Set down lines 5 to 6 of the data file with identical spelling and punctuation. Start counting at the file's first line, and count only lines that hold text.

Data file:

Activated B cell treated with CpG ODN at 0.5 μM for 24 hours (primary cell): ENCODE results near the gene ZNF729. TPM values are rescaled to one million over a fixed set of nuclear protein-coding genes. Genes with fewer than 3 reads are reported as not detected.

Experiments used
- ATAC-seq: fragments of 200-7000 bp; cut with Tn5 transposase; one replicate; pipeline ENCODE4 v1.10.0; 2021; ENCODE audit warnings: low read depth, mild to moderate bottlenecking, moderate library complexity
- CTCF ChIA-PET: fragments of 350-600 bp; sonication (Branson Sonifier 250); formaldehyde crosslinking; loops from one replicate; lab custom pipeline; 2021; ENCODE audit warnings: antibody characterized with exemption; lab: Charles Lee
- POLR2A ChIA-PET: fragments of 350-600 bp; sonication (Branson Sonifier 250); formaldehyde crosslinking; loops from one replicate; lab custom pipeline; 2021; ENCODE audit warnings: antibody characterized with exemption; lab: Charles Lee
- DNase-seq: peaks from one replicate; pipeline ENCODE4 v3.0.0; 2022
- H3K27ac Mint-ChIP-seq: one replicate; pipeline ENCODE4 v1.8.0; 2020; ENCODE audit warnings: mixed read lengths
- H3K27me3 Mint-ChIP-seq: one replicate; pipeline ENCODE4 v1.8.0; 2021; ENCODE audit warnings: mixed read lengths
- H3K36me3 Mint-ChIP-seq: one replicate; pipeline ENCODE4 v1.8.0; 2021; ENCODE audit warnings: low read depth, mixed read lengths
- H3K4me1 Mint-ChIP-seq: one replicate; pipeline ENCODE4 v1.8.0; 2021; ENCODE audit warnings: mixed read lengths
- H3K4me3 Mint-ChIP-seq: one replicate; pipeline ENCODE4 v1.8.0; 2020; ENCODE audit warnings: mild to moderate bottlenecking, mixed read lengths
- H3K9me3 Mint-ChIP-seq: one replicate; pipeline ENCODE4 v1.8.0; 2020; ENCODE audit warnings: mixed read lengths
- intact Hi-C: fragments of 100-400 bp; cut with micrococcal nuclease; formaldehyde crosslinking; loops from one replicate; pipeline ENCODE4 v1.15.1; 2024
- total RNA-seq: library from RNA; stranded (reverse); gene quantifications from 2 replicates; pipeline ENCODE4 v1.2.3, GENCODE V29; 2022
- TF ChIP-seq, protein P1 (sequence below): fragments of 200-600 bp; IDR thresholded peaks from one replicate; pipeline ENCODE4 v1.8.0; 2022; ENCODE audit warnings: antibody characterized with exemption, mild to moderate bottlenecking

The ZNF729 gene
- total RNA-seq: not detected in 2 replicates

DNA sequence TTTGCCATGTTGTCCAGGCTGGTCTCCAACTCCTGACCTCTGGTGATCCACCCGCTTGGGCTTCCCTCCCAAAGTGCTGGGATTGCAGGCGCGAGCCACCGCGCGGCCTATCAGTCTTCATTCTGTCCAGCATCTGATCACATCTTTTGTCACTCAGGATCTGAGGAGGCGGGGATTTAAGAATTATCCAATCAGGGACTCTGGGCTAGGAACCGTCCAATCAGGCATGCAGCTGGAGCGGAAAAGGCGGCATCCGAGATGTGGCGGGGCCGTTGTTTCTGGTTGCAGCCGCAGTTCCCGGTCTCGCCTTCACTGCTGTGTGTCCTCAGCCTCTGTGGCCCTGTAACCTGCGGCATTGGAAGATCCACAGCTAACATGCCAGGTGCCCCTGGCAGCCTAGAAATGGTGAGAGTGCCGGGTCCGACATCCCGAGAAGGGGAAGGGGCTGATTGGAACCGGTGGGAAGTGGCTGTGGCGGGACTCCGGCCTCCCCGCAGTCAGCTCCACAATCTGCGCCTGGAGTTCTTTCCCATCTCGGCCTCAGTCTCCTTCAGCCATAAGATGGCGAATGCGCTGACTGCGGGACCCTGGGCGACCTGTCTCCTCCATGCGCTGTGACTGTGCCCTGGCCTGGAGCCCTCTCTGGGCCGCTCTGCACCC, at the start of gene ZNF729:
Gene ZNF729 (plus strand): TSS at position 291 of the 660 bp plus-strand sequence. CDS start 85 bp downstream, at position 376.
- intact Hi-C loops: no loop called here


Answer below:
- POLR2A ChIA-PET: fragments of 350-600 bp; sonication (Branson Sonifier 250); formaldehyde crosslinking; loops from one replicate; lab custom pipeline; 2021; ENCODE audit warnings: antibody characterized with exemption; lab: Charles Lee
- DNase-seq: peaks from one replicate; pipeline ENCODE4 v3.0.0; 2022